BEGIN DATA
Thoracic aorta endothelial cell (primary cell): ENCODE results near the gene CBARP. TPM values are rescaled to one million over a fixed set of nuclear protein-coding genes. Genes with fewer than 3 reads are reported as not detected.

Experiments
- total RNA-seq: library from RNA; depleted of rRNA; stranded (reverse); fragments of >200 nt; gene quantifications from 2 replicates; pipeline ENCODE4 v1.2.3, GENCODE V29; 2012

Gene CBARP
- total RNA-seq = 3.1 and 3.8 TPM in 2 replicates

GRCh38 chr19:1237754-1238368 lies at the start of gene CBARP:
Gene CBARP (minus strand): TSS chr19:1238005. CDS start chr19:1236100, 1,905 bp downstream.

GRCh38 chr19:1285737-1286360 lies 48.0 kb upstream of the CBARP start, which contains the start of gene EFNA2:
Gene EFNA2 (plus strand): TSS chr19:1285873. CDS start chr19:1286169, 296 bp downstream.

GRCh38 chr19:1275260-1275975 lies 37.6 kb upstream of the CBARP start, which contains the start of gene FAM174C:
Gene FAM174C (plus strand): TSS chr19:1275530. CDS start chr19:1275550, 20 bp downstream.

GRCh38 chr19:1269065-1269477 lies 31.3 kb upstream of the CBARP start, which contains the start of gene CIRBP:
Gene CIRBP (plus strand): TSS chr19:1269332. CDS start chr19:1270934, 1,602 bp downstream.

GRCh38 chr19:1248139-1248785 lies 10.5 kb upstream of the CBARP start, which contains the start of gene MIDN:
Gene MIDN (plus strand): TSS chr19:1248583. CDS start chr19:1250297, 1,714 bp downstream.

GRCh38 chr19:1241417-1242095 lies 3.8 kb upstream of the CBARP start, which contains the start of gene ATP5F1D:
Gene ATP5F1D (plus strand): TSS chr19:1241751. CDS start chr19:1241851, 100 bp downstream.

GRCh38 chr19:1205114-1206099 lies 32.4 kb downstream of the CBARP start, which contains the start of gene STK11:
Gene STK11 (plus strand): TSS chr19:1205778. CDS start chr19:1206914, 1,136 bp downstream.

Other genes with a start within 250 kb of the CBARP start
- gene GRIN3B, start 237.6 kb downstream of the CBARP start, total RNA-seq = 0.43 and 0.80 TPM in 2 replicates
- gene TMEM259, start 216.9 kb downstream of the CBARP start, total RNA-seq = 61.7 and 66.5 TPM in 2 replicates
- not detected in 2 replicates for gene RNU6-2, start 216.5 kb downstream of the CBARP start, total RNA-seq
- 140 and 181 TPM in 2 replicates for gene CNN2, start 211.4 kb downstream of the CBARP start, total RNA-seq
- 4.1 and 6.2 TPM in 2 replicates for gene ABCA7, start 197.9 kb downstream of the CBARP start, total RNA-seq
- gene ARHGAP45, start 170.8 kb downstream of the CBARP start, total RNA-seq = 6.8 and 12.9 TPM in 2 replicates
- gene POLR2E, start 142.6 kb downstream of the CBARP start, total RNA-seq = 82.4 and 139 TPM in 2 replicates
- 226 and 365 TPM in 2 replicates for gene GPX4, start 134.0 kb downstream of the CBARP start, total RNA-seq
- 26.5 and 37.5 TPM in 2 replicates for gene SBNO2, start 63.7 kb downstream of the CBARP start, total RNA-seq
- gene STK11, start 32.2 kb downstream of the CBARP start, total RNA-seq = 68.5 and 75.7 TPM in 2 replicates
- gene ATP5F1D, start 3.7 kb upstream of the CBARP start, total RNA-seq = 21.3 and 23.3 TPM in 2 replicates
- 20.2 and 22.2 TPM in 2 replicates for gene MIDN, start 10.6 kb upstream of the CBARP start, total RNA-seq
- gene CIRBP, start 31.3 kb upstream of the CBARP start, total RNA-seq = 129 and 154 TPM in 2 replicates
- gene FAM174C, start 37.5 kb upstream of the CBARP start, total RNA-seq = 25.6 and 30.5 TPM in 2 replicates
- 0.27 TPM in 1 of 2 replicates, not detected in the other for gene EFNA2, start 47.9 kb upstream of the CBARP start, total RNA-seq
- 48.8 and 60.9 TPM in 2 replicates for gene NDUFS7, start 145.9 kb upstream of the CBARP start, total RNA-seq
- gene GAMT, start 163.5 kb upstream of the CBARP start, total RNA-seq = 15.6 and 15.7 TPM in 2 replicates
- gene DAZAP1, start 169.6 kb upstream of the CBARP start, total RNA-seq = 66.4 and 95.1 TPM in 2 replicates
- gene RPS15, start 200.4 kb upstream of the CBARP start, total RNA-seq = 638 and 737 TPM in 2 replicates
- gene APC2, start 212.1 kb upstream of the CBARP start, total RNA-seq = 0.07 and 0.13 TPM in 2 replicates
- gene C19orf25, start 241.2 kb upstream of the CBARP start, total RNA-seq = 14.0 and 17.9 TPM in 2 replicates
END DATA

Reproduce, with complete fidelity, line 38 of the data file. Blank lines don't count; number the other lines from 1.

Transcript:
- gene DAZAP1, start 169.6 kb upstream of the CBARP start, total RNA-seq = 66.4 and 95.1 TPM in 2 replicates